asm("movc3 r8,(r11),(r7)");

I have no idea why it’s there.

I don’t know what it should be doing.

This makes the linker un-portable.

However, as I’d mentioned before I did have the GNU linker that I’d successfully used to build Linux kernels, so there was hope!

C:\msvc32s\proj\8086pcc>\aoutgcc\bin\ld.exe -X -r -o hi.out crt0.b hi.b ./libc.a
C:\msvc32s\proj\8086pcc>cvt86 hi.out hi.com
C:\msvc32s\proj\8086pcc>msdos hi.com
hello from pcc for 8086!

I had now successfully run my first program without using the VAX. Although I had not mentioned a step yet, cvt86, this utility is described as creating a MS-DOS .COM file from an a.out file. I didn’t look into how it accomplishes this, but basically, it’s another linker. And this issue would come to complicate things as I had thought that everything was working.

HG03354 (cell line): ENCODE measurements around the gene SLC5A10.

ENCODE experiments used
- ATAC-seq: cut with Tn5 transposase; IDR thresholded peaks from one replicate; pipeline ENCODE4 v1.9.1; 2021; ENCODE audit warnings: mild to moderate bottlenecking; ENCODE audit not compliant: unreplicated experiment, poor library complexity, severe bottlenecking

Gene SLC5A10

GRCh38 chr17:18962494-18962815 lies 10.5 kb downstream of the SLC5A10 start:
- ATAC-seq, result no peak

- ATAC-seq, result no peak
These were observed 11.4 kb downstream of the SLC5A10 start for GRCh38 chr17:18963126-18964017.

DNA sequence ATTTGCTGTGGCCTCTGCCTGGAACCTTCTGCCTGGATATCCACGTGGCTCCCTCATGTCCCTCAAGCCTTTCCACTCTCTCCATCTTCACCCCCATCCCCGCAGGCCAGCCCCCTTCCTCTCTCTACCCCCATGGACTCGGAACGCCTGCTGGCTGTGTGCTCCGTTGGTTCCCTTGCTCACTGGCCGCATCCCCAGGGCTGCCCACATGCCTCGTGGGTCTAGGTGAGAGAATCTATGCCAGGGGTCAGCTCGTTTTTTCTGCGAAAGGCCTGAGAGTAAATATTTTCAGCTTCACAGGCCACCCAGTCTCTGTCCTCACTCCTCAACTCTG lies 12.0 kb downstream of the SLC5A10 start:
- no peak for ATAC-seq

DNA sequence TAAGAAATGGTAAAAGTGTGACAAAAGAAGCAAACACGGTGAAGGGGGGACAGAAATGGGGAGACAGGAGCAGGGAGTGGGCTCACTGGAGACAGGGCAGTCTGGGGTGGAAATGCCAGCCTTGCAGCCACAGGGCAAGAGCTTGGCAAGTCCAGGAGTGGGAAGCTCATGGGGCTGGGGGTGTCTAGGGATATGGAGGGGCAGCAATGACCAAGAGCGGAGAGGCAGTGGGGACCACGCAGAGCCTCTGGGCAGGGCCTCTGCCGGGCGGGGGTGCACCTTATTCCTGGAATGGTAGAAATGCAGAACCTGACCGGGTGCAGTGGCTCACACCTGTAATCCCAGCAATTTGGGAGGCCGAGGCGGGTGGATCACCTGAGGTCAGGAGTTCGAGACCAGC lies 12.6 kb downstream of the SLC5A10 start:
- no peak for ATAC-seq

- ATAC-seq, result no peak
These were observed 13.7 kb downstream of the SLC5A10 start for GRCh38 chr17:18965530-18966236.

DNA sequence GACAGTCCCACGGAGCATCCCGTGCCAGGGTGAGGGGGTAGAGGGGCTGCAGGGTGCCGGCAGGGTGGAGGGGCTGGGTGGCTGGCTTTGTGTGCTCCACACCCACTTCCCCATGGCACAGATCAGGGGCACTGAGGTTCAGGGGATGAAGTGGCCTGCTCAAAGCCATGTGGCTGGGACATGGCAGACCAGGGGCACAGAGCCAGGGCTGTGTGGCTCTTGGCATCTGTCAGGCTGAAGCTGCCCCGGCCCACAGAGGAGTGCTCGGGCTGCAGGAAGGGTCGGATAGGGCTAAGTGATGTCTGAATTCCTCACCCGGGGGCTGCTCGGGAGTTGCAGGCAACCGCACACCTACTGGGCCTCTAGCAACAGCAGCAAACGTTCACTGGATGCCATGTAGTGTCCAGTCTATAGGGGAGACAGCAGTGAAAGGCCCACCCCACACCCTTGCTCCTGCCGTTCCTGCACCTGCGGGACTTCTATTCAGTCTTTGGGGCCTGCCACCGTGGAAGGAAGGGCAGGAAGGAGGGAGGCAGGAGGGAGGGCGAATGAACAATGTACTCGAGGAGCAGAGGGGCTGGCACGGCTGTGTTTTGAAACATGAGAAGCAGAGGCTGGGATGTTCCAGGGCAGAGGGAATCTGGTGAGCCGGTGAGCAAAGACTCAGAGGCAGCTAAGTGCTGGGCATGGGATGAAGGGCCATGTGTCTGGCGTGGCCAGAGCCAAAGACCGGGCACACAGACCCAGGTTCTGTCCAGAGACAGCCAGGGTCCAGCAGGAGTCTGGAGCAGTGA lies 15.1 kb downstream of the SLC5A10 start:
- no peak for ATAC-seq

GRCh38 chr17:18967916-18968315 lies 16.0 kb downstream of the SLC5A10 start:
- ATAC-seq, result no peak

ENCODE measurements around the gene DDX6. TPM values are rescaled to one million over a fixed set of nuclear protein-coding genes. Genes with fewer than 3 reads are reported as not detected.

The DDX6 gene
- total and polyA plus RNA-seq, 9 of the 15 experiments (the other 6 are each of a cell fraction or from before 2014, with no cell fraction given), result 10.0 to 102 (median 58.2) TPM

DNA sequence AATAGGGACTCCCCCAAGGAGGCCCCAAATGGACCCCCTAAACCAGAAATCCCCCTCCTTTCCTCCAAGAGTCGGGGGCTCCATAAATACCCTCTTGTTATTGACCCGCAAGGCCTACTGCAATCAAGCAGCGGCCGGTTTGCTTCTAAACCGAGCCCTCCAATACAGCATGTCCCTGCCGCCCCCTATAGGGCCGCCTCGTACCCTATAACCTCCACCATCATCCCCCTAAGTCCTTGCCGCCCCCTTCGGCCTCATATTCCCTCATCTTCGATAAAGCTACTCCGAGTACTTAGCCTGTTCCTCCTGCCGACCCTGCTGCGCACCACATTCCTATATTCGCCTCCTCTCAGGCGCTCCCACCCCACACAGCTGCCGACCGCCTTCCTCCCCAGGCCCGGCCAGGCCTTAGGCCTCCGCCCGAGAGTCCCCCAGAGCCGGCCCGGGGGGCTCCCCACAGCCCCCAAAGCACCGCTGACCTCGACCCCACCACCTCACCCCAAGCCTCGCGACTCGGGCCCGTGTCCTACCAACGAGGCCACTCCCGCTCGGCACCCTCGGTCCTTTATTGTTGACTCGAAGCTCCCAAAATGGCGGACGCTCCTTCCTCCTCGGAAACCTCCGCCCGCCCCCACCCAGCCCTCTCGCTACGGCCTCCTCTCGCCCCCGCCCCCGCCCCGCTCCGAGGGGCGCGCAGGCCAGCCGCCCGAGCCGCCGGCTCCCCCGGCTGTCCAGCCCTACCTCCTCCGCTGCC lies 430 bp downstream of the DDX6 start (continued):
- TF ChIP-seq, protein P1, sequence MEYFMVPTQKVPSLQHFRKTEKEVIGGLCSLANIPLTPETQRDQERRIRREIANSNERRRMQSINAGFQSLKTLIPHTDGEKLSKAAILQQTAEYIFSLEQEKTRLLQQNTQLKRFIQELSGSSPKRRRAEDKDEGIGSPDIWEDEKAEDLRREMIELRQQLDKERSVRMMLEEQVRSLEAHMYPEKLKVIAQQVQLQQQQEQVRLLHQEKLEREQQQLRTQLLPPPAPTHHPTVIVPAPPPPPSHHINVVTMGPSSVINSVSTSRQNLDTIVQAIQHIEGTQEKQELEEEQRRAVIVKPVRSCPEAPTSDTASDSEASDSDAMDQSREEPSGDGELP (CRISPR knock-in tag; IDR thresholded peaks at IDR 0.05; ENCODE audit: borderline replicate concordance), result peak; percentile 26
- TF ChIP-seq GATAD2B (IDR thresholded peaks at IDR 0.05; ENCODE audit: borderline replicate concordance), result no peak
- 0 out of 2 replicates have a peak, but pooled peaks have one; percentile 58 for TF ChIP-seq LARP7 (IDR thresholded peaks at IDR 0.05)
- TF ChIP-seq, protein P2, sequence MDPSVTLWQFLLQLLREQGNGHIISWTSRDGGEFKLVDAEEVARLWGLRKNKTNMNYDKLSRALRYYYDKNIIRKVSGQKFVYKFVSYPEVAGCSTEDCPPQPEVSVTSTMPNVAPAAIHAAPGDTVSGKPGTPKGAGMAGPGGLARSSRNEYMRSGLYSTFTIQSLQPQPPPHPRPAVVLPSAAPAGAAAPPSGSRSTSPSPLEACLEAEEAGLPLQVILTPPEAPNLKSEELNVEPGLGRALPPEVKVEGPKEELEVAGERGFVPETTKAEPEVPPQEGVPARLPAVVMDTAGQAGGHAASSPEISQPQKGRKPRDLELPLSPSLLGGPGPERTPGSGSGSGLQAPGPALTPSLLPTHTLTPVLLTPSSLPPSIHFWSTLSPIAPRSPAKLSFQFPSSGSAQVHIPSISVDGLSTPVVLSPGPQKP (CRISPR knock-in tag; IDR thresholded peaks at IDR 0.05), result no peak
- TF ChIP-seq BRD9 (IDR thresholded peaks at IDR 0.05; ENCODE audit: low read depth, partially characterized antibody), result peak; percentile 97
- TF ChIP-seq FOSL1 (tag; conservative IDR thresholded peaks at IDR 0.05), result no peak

libc & the heart of C

Libc, is simply put the central C library for getting everything done. While crt0 will setup the C environment everything else core from opening files, writing to the screen, and reading keyboard input is done through libc. So I thought re-building libc would be easy enough. To build the library you ‘archive’ them with the ‘ar’ archiver, then index them with ‘ranlib’. And again, from my a.out adventures building Linux I had both tools, however no matter what I was doing they did not work with cvt86. I wen’t back and rebuilt some kernels to verify, and yes it does generate archives but cvt86 was not happy.

I still had the SIMH VAX running in case I needed it, so I just broke down and figured I’d just port the VAX ar/ranlib to the PC. I don’t know off hand what the problem was, and I didn’t feel like spending an eternity to try to correct it, and both of the programs are somewhat portable. But of course it wasn’t that simple as ar opens files in strange ways that work on 4.1BSD but yeild chaos on the PC.

#define ARMAG   "!<arch>\n"